Finding your life balance in the workplace can be difficult. The higher up you are in the organization, the more difficult that can be. If it happens to be your name on the LLC paperwork, life balance is little more than a rumor: a foolish dream sought by others. As an executive, if you indulge in such fantasies, business suffered. And real people with real families get hurt. At least, that’s how it feels.
Because things like a decent lunch break are reserved for underlings with less work than you, executive burnout is not a question of if, but when. It is taken casually, as if a little burnout is your badge of courage. But that is a little like coal miners pretending that a little black lung disease is a point of pride.
Executive burnout is a dangerous gateway to life-threatening addictions, a wrecked marriage, and financial troubles with which your executive salary can never cope. Here are a few things you need to know about attaining the proper balance:
There Are Consequences to an Imbalanced Life
When your life is out of balance, something is going to suffer. It may be your marriage, your kids, your job, or your health. When you suspect you may be suffering from executive burnout, ask your self the following questions:
Have you become cynical or critical at work?
Is it difficult to get yourself motivated to be at work or to function at your best once you arrive?
Have you become irritable and agitated with co-workers, customers, or clients?
Do you lack the energy to be productive?
Has it become difficult to garner satisfaction from your accomplishments?
Have your sleep habits or appetite changed?
It is not just important that you recognize the consequences, but that you deal with them as well. Addiction treatment does not have to feel like a prison sentence. There is no reason why it shouldn’t feel like the executive retreat you should have taken years ago. Leaving your executive burnout untreated is like leaving cancer untreated. At some point, the consequences will become too serious to ignore (you can learn more about this issue at hotelcaliforniabythesea.com).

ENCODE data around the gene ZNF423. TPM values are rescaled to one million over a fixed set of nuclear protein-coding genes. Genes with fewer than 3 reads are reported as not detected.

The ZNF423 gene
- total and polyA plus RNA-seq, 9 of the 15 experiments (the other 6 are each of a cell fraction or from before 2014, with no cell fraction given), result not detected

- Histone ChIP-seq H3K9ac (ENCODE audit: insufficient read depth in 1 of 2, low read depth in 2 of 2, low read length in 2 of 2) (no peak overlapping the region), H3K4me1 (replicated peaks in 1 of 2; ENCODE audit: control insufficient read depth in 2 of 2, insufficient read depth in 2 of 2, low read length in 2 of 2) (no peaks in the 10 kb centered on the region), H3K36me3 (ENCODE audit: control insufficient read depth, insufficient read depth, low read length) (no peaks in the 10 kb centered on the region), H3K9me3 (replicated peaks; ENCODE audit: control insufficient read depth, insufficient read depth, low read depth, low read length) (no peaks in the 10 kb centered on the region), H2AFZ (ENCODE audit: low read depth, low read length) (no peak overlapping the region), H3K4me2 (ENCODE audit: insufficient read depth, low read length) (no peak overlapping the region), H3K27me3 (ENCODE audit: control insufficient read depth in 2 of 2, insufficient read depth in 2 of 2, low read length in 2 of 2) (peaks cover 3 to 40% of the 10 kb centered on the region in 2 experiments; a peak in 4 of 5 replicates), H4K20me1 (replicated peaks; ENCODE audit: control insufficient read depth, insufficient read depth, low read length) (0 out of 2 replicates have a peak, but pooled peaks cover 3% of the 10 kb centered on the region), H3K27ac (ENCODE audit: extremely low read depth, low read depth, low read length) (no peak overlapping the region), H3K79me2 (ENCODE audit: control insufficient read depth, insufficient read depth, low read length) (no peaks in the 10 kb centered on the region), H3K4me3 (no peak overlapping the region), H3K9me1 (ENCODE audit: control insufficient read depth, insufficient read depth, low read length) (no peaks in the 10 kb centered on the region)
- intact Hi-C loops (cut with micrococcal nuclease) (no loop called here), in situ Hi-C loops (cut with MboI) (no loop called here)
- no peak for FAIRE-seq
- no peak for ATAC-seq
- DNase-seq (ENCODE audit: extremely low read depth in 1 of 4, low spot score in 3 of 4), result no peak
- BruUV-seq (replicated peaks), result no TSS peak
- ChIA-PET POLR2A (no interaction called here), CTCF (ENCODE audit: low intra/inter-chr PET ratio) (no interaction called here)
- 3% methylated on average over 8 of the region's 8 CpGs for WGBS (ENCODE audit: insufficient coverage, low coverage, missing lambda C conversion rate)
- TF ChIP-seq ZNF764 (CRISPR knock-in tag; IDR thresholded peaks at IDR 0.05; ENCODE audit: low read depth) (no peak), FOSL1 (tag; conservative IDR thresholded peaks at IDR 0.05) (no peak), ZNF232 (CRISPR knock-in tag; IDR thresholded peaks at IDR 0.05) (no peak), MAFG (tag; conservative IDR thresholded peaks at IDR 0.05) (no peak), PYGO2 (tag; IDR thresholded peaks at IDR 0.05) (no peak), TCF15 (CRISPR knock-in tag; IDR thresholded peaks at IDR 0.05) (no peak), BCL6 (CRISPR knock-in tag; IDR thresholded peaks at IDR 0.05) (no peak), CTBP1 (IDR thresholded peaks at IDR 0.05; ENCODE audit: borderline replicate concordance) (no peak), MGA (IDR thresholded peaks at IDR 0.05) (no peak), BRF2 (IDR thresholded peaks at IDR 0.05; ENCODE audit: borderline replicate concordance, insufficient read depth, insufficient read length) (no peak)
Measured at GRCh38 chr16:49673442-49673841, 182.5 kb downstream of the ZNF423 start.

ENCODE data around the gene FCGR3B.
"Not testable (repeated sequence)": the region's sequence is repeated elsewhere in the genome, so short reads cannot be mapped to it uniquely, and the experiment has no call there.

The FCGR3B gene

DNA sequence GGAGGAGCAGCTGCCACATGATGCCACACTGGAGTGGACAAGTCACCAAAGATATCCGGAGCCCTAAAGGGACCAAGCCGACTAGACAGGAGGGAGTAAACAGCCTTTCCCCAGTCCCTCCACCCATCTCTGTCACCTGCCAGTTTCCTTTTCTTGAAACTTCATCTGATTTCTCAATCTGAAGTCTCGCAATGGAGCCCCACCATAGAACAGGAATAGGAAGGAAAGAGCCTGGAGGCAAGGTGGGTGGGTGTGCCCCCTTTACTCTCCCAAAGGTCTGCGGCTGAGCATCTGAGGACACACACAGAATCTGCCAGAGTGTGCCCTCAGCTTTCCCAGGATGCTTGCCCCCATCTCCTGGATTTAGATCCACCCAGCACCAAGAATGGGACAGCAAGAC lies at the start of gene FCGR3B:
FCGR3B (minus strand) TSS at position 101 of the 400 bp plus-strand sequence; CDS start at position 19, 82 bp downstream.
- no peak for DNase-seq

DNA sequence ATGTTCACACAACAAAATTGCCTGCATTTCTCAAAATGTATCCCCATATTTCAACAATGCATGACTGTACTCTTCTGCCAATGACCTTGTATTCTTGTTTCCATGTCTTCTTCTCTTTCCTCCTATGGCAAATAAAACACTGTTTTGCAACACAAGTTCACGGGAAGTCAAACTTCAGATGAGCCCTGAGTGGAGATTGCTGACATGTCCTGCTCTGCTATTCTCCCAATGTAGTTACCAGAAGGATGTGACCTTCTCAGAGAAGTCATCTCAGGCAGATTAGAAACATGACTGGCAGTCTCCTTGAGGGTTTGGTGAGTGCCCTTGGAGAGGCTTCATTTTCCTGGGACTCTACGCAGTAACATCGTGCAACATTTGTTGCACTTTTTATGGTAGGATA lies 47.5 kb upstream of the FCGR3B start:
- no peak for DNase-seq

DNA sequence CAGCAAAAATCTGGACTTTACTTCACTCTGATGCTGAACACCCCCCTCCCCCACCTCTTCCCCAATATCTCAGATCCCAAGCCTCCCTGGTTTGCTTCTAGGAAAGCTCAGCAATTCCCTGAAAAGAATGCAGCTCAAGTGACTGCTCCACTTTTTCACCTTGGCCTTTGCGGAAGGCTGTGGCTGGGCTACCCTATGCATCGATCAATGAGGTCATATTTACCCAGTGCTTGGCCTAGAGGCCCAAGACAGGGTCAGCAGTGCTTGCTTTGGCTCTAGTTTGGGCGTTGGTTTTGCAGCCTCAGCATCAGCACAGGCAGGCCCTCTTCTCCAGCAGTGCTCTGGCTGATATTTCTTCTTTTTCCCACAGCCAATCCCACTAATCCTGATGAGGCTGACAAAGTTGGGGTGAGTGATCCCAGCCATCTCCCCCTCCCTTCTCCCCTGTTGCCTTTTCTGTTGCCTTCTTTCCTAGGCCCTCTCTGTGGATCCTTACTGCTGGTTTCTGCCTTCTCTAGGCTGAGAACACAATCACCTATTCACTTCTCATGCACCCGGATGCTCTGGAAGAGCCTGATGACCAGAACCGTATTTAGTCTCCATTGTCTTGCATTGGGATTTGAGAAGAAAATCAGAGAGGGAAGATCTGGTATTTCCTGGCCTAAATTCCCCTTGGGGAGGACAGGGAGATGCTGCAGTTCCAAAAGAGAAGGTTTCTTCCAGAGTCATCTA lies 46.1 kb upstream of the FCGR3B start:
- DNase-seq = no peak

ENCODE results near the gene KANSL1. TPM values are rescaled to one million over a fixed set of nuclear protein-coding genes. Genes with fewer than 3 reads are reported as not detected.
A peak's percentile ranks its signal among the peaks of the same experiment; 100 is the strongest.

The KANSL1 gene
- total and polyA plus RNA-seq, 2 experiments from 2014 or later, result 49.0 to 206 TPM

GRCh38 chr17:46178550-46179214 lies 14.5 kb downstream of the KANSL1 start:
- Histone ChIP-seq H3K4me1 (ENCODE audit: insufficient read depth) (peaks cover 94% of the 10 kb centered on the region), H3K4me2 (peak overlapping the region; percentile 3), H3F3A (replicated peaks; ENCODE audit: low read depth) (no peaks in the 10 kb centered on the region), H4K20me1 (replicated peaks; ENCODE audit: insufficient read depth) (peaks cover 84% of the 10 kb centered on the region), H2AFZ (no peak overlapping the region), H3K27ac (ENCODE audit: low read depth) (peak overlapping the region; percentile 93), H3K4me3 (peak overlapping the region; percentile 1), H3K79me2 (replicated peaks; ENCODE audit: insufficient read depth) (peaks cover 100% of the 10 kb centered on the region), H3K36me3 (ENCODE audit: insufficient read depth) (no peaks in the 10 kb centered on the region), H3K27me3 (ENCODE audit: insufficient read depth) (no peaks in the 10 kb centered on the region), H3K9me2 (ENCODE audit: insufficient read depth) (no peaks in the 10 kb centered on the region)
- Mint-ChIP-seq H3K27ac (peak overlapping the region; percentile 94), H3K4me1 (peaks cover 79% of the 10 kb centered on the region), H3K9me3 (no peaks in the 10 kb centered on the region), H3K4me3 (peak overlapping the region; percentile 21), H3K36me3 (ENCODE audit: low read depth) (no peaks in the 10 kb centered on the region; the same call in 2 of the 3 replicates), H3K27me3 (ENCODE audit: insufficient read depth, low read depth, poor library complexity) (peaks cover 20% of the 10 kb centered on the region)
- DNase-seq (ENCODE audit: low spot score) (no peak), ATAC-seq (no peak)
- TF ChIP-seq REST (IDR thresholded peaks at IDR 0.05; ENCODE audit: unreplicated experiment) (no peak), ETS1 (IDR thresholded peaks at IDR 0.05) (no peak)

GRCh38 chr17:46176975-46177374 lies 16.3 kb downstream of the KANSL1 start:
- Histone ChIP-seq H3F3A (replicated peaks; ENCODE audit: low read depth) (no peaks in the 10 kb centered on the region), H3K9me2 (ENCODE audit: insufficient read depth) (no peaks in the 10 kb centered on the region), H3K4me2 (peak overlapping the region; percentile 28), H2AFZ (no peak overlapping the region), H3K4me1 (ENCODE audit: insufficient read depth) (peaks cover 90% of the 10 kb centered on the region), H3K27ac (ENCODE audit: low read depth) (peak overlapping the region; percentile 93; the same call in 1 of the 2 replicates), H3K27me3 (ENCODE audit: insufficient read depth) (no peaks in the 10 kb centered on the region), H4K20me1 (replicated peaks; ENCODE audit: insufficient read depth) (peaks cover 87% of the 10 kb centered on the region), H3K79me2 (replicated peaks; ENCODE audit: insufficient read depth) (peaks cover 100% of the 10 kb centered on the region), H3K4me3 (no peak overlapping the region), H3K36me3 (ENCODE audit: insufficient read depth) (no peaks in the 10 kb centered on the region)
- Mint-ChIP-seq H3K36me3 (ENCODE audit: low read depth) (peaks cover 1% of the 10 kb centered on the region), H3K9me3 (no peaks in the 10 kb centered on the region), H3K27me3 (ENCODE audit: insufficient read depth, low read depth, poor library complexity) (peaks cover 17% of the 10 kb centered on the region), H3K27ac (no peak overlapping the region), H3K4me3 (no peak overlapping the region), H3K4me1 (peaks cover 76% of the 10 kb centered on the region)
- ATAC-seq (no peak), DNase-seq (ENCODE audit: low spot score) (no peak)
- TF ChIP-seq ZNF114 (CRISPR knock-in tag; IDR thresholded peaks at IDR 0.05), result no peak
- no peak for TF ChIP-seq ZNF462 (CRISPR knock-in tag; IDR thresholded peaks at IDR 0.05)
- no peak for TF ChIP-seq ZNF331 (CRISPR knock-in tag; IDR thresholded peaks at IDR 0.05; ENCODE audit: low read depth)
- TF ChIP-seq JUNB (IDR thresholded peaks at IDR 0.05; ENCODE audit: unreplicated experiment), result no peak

Balance Is About Choice and Timing.
A number of women have been credited with the quote:, “You can have it all, just not all at once“. Balance, indeed, success, is all about making the right choices at the most opportune times. Women often end up making poor life balance choices because they are under the misconception that men can have it all while they must pick and choose. The truth is that men also have to make choices for the most opportune timing. No one is ever immune from having to make hard choices.
When balancing career and kids, a little perspective may be helpful. Lower working class, single mothers have an even tougher road. They do not make an executive income, cannot afford nannies or governesses, and do not have the luxury of choice. They work three jobs just to barely cover rent and food at the end of the month. Millions of women go through this every day. And manage to cope with life somehow.
They may be less sympathetic to your plight of raising fewer kids, while working only one job, making more money in a month than they make in six. Executive mothers have the tools to have it all when reasonable choices and advantageous timing are applied.
Get over Yourself.
While it is not alone, narcissism is at the the heart of executive burnout. People who run companies or have important positions are convinced that the company would fall apart without them. If that is actually true, then you are a bad leader. You should have built up the people around you so that there would always be someone around who could take over in your absence. If it is not true, you are just a narcissist who needs to get over yourself.
Taking time off to go to your child’s recital is not going to bring down the company. Neither is taking a couple of weeks off to recharge your batteries. Executive burnout has consequences. Balance requires making hard choices with good timing, and narcissism is a poor reason to put everything at risk.